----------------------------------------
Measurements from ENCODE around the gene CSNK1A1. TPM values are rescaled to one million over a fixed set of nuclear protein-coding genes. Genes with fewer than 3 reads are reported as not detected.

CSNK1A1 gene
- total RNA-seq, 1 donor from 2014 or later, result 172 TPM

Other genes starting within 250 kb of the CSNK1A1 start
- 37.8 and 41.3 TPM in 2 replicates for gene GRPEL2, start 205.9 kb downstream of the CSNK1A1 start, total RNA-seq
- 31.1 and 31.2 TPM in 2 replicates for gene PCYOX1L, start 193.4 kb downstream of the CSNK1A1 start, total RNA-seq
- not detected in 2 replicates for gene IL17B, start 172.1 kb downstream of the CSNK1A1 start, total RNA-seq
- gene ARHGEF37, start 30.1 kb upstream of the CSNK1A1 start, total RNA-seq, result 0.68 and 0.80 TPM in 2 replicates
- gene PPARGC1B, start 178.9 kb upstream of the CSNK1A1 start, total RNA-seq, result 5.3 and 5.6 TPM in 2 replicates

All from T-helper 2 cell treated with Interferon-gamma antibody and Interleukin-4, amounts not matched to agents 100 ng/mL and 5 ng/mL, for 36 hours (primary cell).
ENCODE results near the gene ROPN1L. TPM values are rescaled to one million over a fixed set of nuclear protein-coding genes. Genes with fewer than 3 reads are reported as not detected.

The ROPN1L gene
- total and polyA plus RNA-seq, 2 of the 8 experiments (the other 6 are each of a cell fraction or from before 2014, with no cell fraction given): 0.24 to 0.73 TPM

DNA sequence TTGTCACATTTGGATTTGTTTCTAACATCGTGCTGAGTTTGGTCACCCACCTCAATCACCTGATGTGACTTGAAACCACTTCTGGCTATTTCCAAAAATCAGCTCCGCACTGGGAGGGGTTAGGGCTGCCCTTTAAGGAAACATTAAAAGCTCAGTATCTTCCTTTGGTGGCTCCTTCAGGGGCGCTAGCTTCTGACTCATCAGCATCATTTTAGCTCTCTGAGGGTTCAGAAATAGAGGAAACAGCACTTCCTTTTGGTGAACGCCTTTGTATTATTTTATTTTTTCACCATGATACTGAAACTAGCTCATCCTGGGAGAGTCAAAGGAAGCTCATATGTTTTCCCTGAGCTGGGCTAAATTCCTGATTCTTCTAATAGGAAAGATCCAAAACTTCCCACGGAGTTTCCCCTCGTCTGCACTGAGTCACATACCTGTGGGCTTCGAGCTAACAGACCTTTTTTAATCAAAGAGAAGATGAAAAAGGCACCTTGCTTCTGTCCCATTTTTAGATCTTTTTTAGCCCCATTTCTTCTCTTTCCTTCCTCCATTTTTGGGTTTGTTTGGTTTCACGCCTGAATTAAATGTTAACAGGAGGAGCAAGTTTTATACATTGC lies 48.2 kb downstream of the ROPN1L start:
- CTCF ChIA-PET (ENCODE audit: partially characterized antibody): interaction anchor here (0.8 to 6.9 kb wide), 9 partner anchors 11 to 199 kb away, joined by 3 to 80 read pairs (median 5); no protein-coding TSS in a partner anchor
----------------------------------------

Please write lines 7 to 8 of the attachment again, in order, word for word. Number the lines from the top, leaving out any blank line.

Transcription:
- not detected in 2 replicates for gene IL17B, start 172.1 kb downstream of the CSNK1A1 start, total RNA-seq
- gene ARHGEF37, start 30.1 kb upstream of the CSNK1A1 start, total RNA-seq, result 0.68 and 0.80 TPM in 2 replicates